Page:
Sussex physics team joins Big Bang experiment

The ATLAS team, from left: Stewart Martin-Haugh, Valeria Bartsch, Antonella De Santo, Fabrizio Salvatore, Anthony Rose and Tina Potter

Physicists from the University of Sussex are taking part in one of the biggest experiments ever constructed to re-enact the birth of the Universe.

A group led by Dr Antonella De Santo are now among 3,000 scientists taking part in the ATLAS Collaboration at CERN, one of the largest and most prestigious physics research laboratories in the world, near Geneva in Switzerland.

ATLAS is one of the two multi-purpose particle physics experiments at the CERN Large Hadron Collider (LHC), a circular, 27km-long accelerator ring located about 100 metres underground across the French-Swiss border.

With data-taking starting in the next few weeks, the ATLAS detector (about half as big as the Notre Dame Cathedral in Paris and weighing 7,000 tons) will seek to discover new physics in the head-on collisions of protons of extraordinarily high energy. Through the data obtained from these collisions, ATLAS will learn about the basic forces that have shaped our Universe since the beginning of time.

Members of the Sussex ATLAS team are making major contributions to the ATLAS project, including searching for Supersymmetry (which predicts the existence “partners” of known particles, which have so far eluded detection). The team will also contribute to the ATLAS trigger system, the experiment’s “brain” that must decide which data to keep for further analysis.

The ATLAS experiment will take Sussex physicists into unknown territory, which could shed new light on fundamental questions such as the origin of mass, the nature of Dark Matter in our Universe, or even allow exploring the existence of yet undiscovered additional dimensions of space.

Dr De Santo, who is working full-time on ATLAS at Sussex with colleague Dr Fabrizio Salvatore and another four fellow researchers, including two DPhil students, says: “After a long year of hard work to lead the group into ATLAS, I am extremely pleased that Sussex is now part of the Collaboration. With first collisions expected in a matter of weeks, experimental particle physics is set to enter a new golden era. There couldn’t be a better time to join ATLAS, one of the most exciting physics endeavours for generations. It’s just great that Sussex can be part of it!”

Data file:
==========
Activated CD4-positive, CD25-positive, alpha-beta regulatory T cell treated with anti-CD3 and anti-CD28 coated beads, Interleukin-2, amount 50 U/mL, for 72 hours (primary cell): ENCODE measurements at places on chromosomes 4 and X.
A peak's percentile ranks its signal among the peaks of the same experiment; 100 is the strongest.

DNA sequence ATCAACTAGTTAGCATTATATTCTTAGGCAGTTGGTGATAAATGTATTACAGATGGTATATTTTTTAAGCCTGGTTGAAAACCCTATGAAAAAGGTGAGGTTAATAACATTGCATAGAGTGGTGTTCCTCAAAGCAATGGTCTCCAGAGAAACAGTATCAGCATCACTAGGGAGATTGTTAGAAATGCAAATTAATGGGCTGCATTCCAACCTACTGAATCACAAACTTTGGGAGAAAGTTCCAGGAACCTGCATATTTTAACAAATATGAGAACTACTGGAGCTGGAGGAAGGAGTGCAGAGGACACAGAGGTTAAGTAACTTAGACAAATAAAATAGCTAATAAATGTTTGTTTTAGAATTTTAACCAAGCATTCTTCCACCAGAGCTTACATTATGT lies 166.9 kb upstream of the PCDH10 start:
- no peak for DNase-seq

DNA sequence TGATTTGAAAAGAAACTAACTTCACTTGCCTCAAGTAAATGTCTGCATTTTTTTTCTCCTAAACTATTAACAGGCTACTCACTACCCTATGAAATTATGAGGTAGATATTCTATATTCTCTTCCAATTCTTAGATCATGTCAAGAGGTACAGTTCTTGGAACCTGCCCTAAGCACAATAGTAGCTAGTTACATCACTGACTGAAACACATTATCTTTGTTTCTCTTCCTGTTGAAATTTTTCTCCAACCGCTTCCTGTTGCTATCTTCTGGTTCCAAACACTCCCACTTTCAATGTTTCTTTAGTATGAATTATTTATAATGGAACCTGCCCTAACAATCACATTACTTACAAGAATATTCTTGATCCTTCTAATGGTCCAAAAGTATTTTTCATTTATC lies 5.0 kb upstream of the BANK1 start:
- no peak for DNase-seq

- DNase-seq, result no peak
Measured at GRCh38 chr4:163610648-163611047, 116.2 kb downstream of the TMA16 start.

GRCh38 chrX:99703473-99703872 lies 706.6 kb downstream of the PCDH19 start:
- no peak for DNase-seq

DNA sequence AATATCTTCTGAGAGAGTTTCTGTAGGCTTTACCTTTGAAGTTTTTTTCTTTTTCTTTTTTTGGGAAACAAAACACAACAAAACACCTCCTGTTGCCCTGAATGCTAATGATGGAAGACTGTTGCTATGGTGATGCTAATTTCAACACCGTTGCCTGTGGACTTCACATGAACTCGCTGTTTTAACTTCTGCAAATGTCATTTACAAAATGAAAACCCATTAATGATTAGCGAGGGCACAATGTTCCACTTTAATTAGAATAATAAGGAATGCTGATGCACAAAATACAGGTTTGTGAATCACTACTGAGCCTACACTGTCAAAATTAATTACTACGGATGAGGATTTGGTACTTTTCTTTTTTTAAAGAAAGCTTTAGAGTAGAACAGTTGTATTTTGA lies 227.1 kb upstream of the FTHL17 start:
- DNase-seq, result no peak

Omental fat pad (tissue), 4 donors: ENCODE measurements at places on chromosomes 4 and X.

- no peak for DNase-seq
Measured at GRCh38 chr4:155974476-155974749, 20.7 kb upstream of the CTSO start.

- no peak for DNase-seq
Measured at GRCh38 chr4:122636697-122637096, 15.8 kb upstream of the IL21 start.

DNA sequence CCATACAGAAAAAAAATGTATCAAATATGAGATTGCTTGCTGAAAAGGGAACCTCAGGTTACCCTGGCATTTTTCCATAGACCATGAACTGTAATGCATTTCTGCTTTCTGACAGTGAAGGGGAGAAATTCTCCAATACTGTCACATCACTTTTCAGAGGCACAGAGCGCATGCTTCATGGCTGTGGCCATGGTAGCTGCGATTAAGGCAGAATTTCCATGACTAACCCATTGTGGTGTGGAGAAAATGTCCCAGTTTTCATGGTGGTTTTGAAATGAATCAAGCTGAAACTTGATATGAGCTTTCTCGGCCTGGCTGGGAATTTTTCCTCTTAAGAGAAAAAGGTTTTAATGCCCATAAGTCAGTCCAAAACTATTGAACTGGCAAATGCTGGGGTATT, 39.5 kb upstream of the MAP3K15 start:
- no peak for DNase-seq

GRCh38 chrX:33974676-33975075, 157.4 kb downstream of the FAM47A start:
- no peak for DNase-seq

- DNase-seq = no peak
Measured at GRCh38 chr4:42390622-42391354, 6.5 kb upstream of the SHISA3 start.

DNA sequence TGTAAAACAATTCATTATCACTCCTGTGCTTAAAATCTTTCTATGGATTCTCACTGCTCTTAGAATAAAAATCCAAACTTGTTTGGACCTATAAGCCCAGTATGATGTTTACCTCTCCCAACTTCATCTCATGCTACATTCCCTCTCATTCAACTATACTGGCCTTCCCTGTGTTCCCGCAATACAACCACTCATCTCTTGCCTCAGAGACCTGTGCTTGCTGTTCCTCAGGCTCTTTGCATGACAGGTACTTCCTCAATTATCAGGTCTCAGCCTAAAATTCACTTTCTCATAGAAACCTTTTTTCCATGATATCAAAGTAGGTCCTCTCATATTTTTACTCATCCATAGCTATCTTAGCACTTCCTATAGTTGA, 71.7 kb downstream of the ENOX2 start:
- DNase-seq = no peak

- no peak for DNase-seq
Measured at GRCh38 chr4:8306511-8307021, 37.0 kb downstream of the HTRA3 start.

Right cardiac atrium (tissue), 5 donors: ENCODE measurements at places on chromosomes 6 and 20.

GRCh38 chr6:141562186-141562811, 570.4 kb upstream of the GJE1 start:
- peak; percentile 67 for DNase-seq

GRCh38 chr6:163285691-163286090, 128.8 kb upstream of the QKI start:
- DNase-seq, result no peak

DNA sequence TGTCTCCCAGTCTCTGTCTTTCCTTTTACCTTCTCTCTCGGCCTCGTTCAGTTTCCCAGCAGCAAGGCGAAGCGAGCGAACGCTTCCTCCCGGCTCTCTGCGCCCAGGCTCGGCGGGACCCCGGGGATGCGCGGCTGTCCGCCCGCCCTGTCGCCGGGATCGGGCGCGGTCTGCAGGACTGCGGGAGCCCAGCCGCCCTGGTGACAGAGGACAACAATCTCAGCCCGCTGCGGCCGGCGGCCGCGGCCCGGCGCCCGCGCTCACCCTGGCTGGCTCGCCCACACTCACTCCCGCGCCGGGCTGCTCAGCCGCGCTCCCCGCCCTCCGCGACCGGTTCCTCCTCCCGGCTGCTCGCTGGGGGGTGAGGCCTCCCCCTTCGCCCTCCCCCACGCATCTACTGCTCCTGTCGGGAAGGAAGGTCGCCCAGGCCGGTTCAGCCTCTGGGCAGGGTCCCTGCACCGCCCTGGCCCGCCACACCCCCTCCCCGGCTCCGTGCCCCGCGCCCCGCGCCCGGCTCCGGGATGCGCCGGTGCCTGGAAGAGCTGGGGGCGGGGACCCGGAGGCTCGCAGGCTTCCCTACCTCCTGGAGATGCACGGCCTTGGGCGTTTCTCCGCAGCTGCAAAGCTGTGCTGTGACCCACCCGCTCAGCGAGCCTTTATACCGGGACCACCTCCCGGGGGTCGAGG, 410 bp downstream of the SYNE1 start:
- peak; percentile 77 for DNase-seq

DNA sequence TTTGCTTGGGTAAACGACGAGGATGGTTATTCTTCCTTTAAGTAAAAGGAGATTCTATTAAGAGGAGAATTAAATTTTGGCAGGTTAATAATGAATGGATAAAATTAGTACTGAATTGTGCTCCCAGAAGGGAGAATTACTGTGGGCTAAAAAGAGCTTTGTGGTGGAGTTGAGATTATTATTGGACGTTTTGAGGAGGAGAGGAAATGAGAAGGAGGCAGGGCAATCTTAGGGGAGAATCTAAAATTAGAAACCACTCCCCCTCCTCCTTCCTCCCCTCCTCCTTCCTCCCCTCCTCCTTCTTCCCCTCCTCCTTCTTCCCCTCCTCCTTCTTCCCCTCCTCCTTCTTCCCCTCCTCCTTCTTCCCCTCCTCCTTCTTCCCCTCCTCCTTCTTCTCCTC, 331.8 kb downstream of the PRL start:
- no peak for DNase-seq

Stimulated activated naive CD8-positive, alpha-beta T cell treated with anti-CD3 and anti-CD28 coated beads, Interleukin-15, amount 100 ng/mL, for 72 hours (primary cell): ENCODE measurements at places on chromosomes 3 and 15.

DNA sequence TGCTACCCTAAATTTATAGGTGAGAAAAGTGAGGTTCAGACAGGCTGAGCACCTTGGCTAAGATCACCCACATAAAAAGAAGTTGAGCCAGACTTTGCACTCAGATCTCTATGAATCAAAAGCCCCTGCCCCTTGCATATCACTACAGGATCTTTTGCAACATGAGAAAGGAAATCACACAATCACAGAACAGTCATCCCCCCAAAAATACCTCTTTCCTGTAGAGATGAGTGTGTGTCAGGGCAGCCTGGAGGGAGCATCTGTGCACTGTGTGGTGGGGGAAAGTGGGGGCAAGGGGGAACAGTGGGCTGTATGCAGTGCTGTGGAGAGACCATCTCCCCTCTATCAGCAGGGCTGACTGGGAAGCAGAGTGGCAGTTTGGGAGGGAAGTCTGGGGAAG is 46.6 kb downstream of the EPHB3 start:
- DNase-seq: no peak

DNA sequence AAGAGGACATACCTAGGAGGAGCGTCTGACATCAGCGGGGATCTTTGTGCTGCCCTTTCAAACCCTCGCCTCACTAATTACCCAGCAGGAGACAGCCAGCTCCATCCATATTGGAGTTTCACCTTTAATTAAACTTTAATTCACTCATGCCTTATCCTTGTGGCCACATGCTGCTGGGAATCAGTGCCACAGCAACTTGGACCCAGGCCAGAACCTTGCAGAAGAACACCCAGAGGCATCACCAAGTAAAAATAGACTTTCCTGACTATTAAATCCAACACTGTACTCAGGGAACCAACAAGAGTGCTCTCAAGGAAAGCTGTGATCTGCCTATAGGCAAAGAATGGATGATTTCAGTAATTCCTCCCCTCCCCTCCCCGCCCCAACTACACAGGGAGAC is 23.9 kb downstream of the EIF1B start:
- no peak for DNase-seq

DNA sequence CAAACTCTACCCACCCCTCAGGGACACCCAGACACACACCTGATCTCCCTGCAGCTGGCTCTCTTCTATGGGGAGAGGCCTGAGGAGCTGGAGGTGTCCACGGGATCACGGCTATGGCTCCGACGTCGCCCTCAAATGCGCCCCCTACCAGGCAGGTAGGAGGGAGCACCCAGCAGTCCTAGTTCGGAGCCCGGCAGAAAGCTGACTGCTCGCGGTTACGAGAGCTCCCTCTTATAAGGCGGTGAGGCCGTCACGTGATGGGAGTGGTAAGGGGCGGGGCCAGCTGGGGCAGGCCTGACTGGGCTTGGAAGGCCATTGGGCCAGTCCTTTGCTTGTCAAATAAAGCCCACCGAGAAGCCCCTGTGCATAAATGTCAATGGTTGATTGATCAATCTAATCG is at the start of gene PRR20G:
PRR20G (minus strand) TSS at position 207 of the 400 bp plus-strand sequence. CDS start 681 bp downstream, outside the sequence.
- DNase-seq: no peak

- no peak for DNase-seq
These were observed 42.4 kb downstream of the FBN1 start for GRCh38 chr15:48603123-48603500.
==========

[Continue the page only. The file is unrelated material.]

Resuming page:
Professor Philip Harris, Head of the Experimental Particle Physics (EPP) group in the University’s Department of Physics and Astronomy , says: “This is a great achievement for our group, which is now one of only two in the country to be involved in two of the Science and Technology Facilities Council’s three highest priority particle physics experiments.”

Head of the Department of Physics and Astronomy, Dr Mark Hindmarsh, says: “The Department is delighted with the news, which confirm Sussex’s outstanding international reputation for research. These are exciting times for science and we look forward to sharing our EPP colleagues’ successes for many years to come.”

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Last updated: Wednesday, 21 October 2009